(Host) Environmentalists have gone to court to stop the proposed Circumferential Highway around Burlington. The suit was filed in federal court on Wednesday by four environmental groups and two Chittenden County residents. They charge that state and federal transportation officials have concealed the true environmental impact of the project.
VPR’s John Dillon has more:
(Dillon) The Circumferential Highway is designed to loop around Burlington through the suburbs of Williston, Essex and Colchester. But the lawsuit charges that it’s an outdated and expensive project that ignores more effective alternatives. The environmentalists say the 16-mile highway will increase suburban sprawl, aggravate water pollution in nearby streams, and harm air quality.
Brian Dunkiel, a Burlington lawyer who represents Friends of the Earth environmental group, also questions the argument that the highway will ease traffic jams in Chittenden County.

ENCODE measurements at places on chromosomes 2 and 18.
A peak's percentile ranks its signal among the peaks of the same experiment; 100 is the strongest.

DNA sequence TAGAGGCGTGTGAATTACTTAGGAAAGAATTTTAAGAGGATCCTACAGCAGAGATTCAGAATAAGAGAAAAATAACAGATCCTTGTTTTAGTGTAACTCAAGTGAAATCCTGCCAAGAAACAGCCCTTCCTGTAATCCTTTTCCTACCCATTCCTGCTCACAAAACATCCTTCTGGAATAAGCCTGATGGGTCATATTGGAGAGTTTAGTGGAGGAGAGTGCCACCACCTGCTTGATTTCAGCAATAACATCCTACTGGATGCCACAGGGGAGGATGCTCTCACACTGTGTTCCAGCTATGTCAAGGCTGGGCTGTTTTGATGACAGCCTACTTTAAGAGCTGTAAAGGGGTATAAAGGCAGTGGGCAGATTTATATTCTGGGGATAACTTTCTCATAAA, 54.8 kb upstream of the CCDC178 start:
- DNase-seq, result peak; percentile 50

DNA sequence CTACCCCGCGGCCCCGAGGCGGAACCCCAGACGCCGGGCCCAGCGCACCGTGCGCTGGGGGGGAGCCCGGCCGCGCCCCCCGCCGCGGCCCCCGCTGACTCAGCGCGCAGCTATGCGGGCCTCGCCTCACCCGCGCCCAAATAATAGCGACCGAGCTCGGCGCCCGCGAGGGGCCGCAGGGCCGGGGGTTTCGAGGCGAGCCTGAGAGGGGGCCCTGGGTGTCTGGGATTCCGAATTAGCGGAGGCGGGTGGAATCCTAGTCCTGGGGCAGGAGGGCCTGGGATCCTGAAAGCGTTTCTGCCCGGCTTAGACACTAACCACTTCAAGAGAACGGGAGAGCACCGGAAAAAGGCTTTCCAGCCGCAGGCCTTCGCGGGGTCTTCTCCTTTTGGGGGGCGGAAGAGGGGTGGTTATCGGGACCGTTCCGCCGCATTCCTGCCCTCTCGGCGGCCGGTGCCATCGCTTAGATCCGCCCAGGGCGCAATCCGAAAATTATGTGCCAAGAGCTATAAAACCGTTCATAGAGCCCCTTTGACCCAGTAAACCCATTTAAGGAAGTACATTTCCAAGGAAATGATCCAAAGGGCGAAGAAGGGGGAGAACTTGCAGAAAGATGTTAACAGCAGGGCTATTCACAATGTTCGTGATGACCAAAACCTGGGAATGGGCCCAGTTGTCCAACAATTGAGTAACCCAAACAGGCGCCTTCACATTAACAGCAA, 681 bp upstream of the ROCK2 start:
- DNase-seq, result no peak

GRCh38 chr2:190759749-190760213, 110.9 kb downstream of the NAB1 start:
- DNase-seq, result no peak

(Dunkiel) “The Circ as proposed is not going to relieve congestion. It’s going to increase congestion in several critical intersections. And finally the organizations challenge whether the projected benefits of the Circ – the 11 second decrease in travel time in certain corridors – justifies the enormous expense of $180 million dollars.”
(Dillon) The Bush administration put the highway project on the fast track. The road is also a top priority for the Douglas administration, which sees it as a key piece of the transportation infrastructure in Chittenden County. Dunkiel says it doesn’t matter if the project has strong political and financial backing.
(Dunkiel) “The organizations and plaintiffs in this case went to court in order to enforce the law and whether or not the financing for the highway has already been allocated or if there’s political support to construct the highway, that doesn’t obviate the need for the law to be followed.”
(Dillon) The Douglas administration knew the lawsuit was coming. Administration officials and the environmental groups worked out a deal that allows a ceremonial groundbreaking this fall but no substantial work before the case gets decided.
For Vermont Public Radio, I’m John Dillon.